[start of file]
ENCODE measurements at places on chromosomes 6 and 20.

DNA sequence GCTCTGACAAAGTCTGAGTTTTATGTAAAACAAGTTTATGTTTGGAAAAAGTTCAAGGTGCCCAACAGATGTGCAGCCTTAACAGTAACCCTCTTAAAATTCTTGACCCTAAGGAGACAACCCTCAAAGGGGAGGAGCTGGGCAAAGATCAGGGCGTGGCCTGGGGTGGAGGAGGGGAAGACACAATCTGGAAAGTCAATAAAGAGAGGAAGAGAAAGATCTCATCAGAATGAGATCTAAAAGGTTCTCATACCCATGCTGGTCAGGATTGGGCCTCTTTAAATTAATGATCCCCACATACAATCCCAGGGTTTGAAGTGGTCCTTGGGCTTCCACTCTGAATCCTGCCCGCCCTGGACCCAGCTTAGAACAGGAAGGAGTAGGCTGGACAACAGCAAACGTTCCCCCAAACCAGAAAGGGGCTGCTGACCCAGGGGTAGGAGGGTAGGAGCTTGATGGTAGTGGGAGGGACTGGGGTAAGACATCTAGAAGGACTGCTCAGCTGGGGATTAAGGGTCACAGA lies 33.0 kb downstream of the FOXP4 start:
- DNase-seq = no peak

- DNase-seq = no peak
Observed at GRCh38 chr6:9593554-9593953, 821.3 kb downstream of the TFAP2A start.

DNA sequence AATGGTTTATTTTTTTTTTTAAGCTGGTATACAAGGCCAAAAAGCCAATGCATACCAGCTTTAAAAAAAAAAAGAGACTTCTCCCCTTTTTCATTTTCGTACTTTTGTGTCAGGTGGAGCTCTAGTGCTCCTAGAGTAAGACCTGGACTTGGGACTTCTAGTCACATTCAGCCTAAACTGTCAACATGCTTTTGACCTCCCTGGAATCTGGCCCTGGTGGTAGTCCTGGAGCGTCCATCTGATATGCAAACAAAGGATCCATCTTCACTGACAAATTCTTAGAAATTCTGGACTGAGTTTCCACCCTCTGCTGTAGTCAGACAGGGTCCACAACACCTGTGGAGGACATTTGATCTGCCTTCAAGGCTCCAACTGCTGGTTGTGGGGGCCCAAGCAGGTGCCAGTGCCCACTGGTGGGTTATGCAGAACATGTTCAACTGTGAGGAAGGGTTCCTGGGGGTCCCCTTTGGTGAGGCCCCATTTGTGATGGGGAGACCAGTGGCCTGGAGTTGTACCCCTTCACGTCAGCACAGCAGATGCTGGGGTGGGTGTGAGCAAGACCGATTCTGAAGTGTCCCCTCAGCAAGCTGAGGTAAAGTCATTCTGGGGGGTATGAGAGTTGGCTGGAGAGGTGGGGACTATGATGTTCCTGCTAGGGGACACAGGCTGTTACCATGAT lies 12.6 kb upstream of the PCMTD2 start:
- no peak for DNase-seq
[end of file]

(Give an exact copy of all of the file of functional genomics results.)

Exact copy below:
ENCODE measurements at places on chromosomes 6 and 20.

DNA sequence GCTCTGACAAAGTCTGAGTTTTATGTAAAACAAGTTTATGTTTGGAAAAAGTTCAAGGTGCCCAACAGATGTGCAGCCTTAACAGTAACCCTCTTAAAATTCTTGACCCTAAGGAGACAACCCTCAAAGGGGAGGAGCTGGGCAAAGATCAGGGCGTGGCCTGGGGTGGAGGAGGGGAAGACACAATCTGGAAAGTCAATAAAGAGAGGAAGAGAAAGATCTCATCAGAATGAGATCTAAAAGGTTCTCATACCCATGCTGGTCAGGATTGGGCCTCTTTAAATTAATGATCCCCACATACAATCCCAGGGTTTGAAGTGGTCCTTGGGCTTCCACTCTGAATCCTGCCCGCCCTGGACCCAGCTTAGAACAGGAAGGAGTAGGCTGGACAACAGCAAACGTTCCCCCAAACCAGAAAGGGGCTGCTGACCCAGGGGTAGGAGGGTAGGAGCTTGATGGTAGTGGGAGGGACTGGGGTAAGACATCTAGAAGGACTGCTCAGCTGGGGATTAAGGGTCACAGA lies 33.0 kb downstream of the FOXP4 start:
- DNase-seq = no peak

- DNase-seq = no peak
Observed at GRCh38 chr6:9593554-9593953, 821.3 kb downstream of the TFAP2A start.

DNA sequence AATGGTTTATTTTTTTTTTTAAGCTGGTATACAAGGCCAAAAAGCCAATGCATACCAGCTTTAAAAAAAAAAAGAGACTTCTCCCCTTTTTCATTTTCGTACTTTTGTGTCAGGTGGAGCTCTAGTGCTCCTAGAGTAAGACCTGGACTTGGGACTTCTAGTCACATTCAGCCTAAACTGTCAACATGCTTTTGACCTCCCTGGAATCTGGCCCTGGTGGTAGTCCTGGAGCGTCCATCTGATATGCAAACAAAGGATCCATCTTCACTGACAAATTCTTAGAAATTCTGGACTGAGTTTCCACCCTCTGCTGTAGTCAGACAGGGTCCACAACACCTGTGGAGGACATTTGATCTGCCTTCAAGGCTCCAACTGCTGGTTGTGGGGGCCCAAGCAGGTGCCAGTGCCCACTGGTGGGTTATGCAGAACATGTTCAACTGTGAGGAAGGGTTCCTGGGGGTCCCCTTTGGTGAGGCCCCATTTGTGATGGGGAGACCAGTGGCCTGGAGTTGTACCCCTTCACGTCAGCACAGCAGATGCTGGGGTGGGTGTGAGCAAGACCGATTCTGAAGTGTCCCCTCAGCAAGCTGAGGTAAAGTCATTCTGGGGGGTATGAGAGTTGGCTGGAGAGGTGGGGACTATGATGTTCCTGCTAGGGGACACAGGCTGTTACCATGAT lies 12.6 kb upstream of the PCMTD2 start:
- no peak for DNase-seq